Lost Wines and Funky Treasures with Andrew Nielsen of Le Grappin
Saint-Amour is a wine ruined by its name.
It translates roughly to Saint of Love in English. A century ago the wines of the Saint-Amour appellation were considered amongst the best in Beaujolais and commanded prices comparable to more pedigreed Burgundy wines. But as Valentines Day became increasingly commercialised, Saint-Amour winemakers saw their sales telescoped into one night of the year. Wine made in September was gone by February. Before long no one cared whether the wine was good, all that mattered was the label.
“It's going to be on a prix-fixe menu and frankly everyone's just looking to get a shag,” winemaker Andrew Nielsen tells me.
With sales uncoupled from quality, winemakers caved to commercial pressure and cut corners in the vineyards and the cellar. Once the ensuing downward spiral of higher yields chasing falling prices had exhausted the vines and turned the soil to dust, Saint-Amour’s fall from grace was complete.
Andrew tells this story because he cares about this wine. He is a man of big passions: he loves fermentation, flavour and terroir. He cares about quality, from the soil up. He wants to grow the best vines to get the best grapes to make the finest wine he can.
But it’s not simply a case of making good wine. Nielsen, who runs Le Grappin winery with his wife Emma, wants to rediscover forgotten wines like Saint-Amour and rebuild their lost reputations. “That's the kind of thing I'm excited about,” he says. “We wanted to show off these smaller, less appreciated areas and show that they can tell an interesting story.”
To do this, he seeks out parcels—small corners of larger vineyards—that have been forgotten by the wine world and picks growers thirsty for change. He encourages them to forego pesticides and herbicides and use organic farming methods instead. And he pays above the odds for their grapes to break the cycle of decline.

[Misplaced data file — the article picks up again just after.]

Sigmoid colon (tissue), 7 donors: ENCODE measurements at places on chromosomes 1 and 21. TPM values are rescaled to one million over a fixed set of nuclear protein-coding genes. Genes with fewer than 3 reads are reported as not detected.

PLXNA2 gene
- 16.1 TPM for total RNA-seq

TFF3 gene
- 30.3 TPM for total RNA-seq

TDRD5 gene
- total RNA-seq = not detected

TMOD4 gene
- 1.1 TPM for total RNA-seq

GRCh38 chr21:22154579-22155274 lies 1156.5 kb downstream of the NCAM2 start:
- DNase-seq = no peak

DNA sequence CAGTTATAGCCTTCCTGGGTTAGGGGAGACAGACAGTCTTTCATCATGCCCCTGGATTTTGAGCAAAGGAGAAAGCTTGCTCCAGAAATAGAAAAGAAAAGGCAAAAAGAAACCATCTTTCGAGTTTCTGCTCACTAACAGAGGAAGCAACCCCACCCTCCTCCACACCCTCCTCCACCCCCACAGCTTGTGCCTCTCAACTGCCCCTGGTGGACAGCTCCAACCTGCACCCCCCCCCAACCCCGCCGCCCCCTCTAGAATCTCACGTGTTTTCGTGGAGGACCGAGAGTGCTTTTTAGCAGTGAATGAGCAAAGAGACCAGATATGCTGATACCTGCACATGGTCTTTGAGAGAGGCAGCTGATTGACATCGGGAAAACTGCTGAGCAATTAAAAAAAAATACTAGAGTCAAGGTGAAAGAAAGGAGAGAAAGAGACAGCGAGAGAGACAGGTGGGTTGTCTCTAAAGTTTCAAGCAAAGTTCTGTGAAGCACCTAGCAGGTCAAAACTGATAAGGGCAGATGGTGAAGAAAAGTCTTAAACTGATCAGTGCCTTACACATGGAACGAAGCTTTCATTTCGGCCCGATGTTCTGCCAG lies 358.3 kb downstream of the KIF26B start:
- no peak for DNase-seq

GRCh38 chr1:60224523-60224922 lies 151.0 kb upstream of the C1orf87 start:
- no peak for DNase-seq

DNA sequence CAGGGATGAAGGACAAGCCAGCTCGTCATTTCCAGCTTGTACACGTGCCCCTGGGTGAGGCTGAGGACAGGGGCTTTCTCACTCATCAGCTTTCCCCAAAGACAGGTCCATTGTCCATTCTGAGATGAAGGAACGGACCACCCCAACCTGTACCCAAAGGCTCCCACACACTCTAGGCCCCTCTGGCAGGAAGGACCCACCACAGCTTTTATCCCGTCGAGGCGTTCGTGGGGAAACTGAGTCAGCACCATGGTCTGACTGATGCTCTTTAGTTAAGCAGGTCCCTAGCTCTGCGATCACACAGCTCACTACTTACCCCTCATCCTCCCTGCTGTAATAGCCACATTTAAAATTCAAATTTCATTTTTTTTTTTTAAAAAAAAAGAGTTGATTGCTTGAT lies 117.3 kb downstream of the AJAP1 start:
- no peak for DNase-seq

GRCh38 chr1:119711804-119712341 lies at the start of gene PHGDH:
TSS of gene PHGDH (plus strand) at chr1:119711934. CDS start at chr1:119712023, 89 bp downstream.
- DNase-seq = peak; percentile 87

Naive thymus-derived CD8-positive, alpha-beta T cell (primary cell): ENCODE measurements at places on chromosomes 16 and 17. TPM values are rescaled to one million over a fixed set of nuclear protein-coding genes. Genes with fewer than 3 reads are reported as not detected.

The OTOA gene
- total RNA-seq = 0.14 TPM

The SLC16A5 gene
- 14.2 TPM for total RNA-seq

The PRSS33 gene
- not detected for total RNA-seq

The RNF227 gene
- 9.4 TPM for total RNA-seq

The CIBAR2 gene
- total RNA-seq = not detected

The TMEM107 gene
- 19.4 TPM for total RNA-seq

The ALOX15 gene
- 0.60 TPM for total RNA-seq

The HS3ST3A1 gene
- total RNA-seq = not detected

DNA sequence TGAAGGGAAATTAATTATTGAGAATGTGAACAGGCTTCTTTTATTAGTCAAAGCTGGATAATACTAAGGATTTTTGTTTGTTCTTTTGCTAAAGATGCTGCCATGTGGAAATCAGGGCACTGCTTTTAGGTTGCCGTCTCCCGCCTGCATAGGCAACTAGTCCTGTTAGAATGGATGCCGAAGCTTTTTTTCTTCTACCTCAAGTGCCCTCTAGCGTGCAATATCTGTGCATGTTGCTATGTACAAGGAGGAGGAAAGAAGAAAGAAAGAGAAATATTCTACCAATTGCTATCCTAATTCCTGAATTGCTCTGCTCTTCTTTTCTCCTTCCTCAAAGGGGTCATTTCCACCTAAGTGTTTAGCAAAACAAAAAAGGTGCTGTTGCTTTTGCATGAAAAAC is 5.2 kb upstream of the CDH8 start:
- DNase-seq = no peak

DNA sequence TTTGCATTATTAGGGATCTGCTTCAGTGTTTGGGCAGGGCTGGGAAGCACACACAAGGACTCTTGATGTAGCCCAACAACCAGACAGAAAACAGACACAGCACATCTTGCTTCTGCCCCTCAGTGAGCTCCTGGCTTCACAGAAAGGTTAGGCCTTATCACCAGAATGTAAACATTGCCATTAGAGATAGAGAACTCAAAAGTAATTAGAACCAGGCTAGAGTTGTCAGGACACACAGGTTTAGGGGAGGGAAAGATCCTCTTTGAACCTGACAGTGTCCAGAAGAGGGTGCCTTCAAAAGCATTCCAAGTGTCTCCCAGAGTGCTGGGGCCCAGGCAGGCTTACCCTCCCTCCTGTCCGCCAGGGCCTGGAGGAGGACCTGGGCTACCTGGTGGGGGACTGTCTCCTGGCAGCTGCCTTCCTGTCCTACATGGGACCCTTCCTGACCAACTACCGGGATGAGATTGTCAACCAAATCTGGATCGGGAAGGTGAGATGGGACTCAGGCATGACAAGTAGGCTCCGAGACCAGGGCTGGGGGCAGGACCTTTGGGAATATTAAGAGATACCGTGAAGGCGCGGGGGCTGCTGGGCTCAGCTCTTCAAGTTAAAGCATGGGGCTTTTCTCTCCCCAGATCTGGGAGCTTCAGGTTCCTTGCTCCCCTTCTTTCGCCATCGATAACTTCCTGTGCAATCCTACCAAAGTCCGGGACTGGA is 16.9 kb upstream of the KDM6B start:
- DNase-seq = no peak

Andrew has seen this approach bear fruit. “All of a sudden there's worms back in the soil, you can see ladybug larvae, all of these things that just weren't there,” he says.
And this return to life shows in the wine. Their 2017 Saint-Amour—released under the Du Grappin range of refreshing and unpretentious vins de soif, or drinking wines—bursts with redcurrant, cherry and bubblegum; it has cloves and mushroom-earthy undertones. As I pull the cork I feel I’m playing a small but important part as the final link in a chain that’s driving the renaissance of a vineyard.
Andrew, an Australian, found his passion for wine in California working a vintage with Pinot Noir and Chardonnay specialists Kosta Browne. Harvests alongside some of the industry’s great winemakers in New Zealand’s Central Otago and the Yarra Valley in Australia followed before settling in Burgundy. He now splits his time between England and France, spending part of the year in South East London and the rest in the medieval walled town of Beaune, the wine capital of Burgundy.
Talking to Andrew it’s easy to see how much he loves fermentation. It’s not just that he can recall the names of obscure yeasts in the same way others might list contestants on their favourite reality TV show. It’s an animation that comes over him and the way he makes a complex subject relatable. Even with terms like “anaerobic environment” or “intracellular enzymatic reaction” floating around, our conversation isn’t dry or technical. Instead, I taste the grapes bursting with juice within the darkness of the closed tanks; I smell the fruity bubblegum aromas in my mind; I see the wine running bright.
His passion for yeast’s magic isn’t limited to wine. Andrew has made sauerkraut and kimchi. He has brewed beer, and cider using apples from his garden. He’s even tried making cheese, although that ended in disaster. “I have so many friends making great cheese. I’d rather buy theirs,” he says.